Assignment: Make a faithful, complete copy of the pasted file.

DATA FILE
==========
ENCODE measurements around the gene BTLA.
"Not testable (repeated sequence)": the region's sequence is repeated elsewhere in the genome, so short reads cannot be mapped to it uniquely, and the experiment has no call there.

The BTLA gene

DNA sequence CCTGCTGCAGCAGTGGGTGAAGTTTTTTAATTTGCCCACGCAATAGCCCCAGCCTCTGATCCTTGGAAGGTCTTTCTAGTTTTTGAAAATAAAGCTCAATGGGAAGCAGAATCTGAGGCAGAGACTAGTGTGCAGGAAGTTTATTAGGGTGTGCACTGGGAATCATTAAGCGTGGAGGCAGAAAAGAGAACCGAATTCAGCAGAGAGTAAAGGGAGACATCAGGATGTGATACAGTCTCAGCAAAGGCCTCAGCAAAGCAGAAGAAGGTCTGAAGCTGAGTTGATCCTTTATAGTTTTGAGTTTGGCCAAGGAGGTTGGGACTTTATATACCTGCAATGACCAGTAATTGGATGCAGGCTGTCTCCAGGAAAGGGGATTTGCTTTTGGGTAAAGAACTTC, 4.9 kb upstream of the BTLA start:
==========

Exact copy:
ENCODE measurements around the gene BTLA.
"Not testable (repeated sequence)": the region's sequence is repeated elsewhere in the genome, so short reads cannot be mapped to it uniquely, and the experiment has no call there.

The BTLA gene

DNA sequence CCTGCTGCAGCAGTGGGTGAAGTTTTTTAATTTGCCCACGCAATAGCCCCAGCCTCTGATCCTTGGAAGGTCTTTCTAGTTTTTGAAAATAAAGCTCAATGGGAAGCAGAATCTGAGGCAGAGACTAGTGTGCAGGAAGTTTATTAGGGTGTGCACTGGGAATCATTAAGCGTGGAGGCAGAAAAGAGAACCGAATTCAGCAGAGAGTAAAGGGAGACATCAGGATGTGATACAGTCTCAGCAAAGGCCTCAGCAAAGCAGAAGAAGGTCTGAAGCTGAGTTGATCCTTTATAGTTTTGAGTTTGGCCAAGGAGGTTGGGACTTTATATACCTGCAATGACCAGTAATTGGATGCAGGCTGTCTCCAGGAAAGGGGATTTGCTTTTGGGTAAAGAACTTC, 4.9 kb upstream of the BTLA start: